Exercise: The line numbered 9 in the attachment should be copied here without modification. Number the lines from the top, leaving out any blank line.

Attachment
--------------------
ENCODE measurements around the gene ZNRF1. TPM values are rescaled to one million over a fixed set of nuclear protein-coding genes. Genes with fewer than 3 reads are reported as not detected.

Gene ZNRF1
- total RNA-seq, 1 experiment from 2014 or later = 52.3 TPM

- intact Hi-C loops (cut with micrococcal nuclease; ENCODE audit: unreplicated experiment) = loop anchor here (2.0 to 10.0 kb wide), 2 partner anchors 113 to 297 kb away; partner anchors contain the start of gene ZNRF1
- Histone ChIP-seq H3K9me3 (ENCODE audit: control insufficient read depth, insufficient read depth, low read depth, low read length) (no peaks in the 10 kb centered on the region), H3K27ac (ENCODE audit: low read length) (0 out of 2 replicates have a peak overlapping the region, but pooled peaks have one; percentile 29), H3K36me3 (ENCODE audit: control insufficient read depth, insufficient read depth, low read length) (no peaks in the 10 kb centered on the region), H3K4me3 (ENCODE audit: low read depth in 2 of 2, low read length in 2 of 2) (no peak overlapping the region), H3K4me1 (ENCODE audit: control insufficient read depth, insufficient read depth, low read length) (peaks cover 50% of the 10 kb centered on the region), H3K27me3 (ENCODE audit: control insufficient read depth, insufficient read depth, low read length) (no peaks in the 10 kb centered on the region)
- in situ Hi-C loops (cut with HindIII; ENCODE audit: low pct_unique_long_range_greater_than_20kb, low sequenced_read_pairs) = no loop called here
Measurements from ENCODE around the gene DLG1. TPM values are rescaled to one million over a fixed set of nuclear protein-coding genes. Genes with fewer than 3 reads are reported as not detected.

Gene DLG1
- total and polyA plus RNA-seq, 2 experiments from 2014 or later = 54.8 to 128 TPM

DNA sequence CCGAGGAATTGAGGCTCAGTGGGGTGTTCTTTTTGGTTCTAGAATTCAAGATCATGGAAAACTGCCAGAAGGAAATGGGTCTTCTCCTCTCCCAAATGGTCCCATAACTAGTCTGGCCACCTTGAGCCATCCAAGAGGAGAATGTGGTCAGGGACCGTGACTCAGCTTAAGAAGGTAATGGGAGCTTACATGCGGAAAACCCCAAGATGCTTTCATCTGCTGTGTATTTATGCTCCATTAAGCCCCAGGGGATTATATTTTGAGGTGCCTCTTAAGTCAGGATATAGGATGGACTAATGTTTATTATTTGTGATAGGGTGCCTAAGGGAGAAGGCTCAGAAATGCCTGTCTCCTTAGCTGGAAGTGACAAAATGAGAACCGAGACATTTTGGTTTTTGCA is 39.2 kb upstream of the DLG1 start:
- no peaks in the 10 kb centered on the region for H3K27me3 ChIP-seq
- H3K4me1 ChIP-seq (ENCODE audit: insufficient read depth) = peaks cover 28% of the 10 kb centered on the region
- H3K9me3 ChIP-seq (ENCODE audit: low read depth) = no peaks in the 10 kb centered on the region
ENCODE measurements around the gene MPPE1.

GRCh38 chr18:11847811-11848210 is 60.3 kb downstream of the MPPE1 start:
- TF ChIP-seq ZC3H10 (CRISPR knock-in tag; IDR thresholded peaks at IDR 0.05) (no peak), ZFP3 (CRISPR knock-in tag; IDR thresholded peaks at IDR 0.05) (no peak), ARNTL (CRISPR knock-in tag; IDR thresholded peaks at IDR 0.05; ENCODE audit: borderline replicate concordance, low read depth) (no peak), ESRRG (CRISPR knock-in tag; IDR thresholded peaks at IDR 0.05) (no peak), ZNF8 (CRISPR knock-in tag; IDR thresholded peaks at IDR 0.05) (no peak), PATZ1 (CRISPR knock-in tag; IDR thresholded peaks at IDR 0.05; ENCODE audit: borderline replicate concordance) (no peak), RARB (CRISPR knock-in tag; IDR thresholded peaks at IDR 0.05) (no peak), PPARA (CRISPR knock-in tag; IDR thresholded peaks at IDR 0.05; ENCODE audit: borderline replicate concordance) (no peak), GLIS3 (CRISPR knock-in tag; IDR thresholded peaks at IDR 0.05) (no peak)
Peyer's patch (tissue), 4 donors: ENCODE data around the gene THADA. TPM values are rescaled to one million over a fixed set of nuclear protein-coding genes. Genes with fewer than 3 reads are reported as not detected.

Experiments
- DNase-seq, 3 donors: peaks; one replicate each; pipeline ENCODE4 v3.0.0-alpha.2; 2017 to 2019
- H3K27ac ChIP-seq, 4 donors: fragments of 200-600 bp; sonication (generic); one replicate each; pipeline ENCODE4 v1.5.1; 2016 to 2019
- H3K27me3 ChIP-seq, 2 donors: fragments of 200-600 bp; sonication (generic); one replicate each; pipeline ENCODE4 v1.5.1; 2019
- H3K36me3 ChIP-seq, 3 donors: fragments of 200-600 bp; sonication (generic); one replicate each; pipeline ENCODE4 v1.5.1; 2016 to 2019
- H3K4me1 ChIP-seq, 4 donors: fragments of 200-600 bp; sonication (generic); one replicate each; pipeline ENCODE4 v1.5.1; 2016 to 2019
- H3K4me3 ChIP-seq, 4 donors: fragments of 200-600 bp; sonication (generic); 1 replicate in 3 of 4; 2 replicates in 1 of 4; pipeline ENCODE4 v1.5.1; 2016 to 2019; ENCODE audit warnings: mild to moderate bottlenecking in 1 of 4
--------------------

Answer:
- total and polyA plus RNA-seq, 2 experiments from 2014 or later = 54.8 to 128 TPM